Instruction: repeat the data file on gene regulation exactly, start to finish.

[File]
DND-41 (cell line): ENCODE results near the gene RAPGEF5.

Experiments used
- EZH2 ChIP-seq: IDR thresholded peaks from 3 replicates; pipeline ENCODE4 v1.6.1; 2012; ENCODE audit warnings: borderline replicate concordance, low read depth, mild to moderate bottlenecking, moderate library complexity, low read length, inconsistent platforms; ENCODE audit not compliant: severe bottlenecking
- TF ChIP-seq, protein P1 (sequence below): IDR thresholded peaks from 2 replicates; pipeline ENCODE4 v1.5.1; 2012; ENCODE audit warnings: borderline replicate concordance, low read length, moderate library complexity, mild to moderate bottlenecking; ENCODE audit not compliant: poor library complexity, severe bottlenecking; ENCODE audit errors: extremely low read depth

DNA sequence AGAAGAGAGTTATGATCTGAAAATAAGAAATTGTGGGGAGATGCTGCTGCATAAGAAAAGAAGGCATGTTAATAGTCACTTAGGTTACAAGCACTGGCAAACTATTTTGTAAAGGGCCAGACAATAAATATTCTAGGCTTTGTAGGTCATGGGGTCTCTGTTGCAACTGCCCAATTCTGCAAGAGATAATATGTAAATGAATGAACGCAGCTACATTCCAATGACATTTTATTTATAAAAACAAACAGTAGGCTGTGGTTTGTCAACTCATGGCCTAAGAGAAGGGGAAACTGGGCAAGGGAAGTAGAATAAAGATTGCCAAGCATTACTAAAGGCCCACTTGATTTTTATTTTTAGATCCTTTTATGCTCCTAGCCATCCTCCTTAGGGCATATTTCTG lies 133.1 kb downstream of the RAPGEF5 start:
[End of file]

DND-41 (cell line): ENCODE results near the gene RAPGEF5.

Experiments used
- EZH2 ChIP-seq: IDR thresholded peaks from 3 replicates; pipeline ENCODE4 v1.6.1; 2012; ENCODE audit warnings: borderline replicate concordance, low read depth, mild to moderate bottlenecking, moderate library complexity, low read length, inconsistent platforms; ENCODE audit not compliant: severe bottlenecking
- TF ChIP-seq, protein P1 (sequence below): IDR thresholded peaks from 2 replicates; pipeline ENCODE4 v1.5.1; 2012; ENCODE audit warnings: borderline replicate concordance, low read length, moderate library complexity, mild to moderate bottlenecking; ENCODE audit not compliant: poor library complexity, severe bottlenecking; ENCODE audit errors: extremely low read depth

DNA sequence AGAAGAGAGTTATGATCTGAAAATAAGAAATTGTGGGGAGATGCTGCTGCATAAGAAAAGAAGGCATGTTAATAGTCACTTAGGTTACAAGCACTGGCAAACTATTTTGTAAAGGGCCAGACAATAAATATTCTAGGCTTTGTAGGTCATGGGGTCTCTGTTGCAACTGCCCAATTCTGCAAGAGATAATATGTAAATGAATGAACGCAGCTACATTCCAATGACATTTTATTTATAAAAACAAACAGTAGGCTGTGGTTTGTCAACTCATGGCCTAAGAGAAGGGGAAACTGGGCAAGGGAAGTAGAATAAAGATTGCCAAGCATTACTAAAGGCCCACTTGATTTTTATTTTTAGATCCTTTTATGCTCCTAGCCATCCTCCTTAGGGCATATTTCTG lies 133.1 kb downstream of the RAPGEF5 start: